Suffragists were women’s activists in groups such as the NUWSS, led by Millicent Garrett Fawcett, who wanted to lobby for women’s suffrage by peaceful and law-abiding methods. Suffragists also did not believe in aligning the suffrage movement to any political side, believing that, as Ward reported, “the suffrage banner was powerful enough to unite women of different political persuasions.”
On the other hand, suffragettes were activists who were members of militant groups such as the WSPU and the IWFL in Ireland, and were openly militant in their tactics, believing “ladylike” methods – which had been tried and failed over the years – were completely ineffective in the movement for women’s suffrage. Suffragettes wanted to draw attention to their demands by carrying out crimes and putting increased pressure on members of the government to take action.
Violent resistance campaigns
The WSPU went by the motto “deeds not words” and, led by Mancunian activist Emmeline Pankhurst, undertook various forms of protest, including demonstrations at which they would chain themselves to the gates of government buildings, as well as a fully-fledged bombing and arson campaign of notable buildings and landmarks such as Westminster Abbey.
Two of Pankhurst’s daughters, Christabel and Sylvia, also became actively involved in the cause, and Christabel wrote in 1913 of one of the reasons behind the nationwide bombing campaign; “If men use explosives and bombs for their own purpose they call it war […] Why should a woman not make use of the same weapons as men. It is not only war we have declared. We are fighting for a revolution!”
In Ireland, a campaign of violent resistance also took hold at the hands of the IWFL, including a window-smashing campaign of government buildings including Dublin Castle. These campaigners were imprisoned, where they went on hunger strikes in an attempt to evoke a response from the authorities. While British hunger-striking suffragettes were force-fed, there was reluctance in Ireland to follow suit, with authorities maintaining that the situation was contained, as well as not wanting any deaths of suffragettes to become a “major propaganda victory” for the suffragette movement.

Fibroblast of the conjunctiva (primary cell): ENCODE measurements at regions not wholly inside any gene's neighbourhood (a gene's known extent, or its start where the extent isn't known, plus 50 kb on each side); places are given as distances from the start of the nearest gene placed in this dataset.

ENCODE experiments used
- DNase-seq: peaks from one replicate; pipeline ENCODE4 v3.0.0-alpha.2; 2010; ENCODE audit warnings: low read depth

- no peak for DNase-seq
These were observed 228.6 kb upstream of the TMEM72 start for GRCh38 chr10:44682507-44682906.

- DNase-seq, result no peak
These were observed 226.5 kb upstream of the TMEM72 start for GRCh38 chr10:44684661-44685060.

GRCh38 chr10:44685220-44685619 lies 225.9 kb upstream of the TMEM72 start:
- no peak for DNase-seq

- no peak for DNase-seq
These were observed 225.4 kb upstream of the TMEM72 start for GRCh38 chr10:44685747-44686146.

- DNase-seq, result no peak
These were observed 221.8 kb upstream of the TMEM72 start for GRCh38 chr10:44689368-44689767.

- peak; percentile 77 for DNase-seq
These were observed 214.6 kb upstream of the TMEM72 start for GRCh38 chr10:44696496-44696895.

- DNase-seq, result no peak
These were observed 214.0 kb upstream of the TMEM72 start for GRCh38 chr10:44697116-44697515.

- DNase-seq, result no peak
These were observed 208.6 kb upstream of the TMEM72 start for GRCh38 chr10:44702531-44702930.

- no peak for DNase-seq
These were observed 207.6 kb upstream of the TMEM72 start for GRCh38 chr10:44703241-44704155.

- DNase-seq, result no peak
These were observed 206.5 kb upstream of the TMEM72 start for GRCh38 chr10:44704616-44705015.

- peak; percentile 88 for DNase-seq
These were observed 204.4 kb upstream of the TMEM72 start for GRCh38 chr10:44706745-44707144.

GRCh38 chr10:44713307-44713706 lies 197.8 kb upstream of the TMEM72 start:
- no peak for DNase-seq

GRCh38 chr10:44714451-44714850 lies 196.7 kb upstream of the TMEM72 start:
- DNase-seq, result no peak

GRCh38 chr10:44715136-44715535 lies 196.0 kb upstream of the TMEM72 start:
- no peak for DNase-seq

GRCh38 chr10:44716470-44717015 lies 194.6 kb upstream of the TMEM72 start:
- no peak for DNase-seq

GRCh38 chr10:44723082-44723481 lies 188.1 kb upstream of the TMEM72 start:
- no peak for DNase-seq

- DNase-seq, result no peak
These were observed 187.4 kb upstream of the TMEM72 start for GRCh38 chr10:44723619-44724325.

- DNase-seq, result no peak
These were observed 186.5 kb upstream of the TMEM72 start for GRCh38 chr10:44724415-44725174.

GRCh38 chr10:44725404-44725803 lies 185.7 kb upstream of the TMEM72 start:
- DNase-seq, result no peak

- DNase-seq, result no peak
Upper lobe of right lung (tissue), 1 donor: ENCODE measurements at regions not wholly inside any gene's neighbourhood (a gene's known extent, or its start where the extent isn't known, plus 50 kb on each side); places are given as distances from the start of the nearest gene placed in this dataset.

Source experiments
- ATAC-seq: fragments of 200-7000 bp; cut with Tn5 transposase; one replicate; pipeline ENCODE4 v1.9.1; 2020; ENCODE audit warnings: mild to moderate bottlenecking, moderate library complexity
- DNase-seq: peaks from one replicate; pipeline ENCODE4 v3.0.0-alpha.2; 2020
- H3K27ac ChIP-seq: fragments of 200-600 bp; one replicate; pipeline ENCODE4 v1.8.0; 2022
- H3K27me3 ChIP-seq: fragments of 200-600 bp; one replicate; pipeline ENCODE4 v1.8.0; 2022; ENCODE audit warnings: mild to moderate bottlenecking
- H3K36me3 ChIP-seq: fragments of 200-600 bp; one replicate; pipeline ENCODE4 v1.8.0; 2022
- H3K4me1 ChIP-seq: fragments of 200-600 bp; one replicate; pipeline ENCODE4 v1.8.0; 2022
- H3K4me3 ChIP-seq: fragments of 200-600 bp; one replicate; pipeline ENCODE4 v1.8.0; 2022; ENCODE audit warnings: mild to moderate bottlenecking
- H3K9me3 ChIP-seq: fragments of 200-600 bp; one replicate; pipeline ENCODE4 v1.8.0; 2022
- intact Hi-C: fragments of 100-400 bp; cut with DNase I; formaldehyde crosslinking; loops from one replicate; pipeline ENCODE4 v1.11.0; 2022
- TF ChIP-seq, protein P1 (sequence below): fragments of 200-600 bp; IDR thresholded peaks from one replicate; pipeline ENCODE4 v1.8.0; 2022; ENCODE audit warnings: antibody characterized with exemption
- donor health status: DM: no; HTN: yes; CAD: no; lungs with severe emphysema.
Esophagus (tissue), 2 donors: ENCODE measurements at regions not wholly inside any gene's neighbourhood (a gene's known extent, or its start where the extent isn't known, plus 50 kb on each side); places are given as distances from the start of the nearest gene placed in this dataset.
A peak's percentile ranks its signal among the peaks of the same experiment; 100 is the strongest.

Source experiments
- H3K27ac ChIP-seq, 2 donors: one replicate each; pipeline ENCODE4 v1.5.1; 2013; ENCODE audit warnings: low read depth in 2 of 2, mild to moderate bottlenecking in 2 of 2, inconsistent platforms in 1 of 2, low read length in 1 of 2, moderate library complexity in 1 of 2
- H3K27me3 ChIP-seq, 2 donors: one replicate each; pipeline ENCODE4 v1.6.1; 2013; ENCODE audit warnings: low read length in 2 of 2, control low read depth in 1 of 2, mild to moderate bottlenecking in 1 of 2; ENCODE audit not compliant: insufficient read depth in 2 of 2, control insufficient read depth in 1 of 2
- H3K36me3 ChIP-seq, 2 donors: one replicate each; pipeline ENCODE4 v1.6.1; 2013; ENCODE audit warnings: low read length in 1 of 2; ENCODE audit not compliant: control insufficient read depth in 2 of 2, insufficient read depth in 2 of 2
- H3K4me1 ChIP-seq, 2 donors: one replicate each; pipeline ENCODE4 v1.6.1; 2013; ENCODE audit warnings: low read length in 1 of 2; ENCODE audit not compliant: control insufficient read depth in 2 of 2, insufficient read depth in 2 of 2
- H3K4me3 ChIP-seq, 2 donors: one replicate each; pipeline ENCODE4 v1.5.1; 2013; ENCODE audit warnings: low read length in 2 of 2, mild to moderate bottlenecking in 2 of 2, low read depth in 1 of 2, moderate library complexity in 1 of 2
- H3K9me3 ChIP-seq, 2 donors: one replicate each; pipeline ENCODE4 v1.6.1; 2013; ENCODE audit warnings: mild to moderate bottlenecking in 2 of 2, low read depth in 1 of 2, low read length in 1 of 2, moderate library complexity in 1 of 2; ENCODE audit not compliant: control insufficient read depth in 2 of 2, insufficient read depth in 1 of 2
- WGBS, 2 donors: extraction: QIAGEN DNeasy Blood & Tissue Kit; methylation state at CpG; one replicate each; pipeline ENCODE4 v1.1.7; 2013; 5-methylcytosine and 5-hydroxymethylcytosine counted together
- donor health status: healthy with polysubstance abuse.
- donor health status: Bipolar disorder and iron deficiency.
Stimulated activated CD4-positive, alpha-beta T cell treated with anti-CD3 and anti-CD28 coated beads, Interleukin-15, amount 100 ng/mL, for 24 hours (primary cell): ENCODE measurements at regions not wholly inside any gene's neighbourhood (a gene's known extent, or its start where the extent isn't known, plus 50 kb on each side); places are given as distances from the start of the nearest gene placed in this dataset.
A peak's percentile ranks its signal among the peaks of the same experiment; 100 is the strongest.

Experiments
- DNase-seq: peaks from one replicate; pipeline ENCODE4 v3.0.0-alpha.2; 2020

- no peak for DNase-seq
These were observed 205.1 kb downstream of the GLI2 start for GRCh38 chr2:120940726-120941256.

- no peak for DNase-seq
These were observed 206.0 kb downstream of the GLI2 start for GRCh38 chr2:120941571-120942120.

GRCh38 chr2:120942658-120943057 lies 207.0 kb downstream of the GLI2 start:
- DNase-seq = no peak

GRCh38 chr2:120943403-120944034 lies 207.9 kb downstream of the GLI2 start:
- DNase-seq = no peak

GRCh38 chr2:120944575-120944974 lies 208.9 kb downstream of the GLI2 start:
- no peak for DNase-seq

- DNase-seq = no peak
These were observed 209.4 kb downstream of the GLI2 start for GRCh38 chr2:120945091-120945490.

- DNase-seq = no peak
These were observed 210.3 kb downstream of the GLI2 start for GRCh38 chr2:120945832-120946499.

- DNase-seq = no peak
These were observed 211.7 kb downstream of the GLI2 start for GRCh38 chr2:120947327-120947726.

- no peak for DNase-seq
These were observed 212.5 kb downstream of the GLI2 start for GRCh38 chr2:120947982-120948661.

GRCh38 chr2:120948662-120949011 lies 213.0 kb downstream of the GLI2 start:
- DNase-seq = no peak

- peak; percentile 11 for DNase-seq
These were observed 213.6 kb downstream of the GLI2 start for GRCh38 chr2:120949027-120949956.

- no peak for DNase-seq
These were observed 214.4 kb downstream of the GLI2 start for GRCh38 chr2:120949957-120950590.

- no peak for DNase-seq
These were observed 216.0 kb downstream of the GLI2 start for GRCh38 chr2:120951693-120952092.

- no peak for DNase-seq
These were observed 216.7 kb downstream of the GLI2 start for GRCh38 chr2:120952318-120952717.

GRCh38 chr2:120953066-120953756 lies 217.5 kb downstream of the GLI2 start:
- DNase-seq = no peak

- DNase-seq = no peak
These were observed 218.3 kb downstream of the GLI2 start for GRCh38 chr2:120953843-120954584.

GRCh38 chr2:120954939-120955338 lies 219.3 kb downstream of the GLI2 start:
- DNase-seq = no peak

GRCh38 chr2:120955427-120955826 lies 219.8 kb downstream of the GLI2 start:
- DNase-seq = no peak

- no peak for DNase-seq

To prevent deaths, the Cat and Mouse Act was used against hunger-strikers. The idea was that prisoners whose health had significantly deteriorated on hunger strike would be released on a temporary basis to receive medical attention, then rearrested and sent back to prison once the individual’s strength had returned. The National Archives note that this end result did not actually end up transpiring, but was consistently used as a method of undermining and threatening those campaigning through active resistance.
The war effort and winning the vote
With the outbreak of World War I in August 1914, the prominence and visibility of the suffragette movement was significantly diminished. The WSPU committed entirely to the war effort, making the decision to suspend any militant action and encouraging recruitment to the war effort; in turn, a relationship was built with soon-to-be Prime Minister David Lloyd George, with the implication that while women prevented the collapse of the nation while the men were away, a reward in the form of female franchise was expected.
On the other hand, Ireland’s equivalent to the WSPU, the IWFL, headed by anti-war nationalist Hanna Sheehy Skeffington, rejected the Pankhurst approach entirely, continuing to campaign for the vote. However, there were also those in Ireland maintaining loyalty to Britain and the war effort, helping to contribute to the workforce by entering the industries of the men who were fighting in the war.